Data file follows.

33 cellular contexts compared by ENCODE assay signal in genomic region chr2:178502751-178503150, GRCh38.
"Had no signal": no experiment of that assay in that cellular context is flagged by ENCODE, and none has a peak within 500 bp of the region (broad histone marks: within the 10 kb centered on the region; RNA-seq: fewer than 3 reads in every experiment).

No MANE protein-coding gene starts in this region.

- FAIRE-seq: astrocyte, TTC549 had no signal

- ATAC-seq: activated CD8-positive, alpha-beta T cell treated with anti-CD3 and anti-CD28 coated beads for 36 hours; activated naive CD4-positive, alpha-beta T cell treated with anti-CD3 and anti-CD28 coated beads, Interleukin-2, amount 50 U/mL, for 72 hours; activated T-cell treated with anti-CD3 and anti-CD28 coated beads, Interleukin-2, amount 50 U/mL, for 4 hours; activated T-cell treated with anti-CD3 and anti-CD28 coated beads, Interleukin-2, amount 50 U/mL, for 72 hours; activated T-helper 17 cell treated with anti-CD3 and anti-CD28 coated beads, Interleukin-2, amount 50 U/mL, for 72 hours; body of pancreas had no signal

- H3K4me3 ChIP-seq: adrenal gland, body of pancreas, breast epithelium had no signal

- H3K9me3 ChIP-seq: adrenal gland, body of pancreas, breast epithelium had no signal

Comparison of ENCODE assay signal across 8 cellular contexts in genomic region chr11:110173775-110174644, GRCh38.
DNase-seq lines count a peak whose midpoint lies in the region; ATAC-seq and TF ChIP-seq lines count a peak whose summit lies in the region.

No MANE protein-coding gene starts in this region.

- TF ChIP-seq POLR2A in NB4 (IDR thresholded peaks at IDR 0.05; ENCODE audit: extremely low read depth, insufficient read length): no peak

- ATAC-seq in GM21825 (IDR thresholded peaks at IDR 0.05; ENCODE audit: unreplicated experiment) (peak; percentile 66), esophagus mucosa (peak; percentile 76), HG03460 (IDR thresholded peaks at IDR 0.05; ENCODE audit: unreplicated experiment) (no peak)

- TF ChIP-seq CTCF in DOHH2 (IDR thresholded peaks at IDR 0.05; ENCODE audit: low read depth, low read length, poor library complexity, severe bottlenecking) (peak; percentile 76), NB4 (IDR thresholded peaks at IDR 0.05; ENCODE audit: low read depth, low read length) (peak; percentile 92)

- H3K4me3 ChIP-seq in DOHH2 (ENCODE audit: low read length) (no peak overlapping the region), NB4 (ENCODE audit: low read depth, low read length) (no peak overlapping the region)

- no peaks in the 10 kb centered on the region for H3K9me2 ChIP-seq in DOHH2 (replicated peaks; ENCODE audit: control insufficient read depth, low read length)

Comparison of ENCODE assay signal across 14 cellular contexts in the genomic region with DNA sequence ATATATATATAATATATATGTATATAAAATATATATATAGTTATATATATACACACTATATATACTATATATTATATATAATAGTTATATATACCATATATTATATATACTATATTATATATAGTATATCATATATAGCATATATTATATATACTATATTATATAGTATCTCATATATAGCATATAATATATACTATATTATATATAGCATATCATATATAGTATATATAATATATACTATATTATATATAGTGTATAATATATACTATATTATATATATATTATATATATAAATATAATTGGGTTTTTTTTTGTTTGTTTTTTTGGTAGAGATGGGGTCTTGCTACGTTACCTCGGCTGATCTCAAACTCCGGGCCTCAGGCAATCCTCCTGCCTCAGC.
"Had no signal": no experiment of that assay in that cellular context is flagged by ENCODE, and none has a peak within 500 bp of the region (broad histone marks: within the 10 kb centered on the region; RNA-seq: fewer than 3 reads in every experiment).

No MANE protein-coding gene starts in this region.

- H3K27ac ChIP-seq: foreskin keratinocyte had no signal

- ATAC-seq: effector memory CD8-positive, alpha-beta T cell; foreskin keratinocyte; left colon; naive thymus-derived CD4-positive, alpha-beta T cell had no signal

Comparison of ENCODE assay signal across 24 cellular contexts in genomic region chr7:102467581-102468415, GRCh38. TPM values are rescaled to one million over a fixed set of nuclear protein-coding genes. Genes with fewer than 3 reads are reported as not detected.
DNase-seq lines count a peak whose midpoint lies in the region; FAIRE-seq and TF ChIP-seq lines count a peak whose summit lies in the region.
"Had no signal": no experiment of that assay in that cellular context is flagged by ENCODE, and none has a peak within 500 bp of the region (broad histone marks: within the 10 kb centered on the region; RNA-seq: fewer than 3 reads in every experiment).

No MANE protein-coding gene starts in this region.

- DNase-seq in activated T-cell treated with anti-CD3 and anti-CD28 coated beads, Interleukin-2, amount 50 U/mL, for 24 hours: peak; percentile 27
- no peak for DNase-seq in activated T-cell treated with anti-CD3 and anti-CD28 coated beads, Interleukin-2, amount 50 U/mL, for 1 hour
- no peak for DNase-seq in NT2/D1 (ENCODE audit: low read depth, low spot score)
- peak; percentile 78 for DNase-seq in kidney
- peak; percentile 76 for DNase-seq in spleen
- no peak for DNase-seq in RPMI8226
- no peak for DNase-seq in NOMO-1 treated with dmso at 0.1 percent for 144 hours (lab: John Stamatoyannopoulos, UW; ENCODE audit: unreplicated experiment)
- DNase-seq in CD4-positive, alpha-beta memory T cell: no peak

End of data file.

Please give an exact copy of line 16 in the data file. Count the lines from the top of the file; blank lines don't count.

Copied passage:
Comparison of ENCODE assay signal across 14 cellular contexts in the genomic region with DNA sequence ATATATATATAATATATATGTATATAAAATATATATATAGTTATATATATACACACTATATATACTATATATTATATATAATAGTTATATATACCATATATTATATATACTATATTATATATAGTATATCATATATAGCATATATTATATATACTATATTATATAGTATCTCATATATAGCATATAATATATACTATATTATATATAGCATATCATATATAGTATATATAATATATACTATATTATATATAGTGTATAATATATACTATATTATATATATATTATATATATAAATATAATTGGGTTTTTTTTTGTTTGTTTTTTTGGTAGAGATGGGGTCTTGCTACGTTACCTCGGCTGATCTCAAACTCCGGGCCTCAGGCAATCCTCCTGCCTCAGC.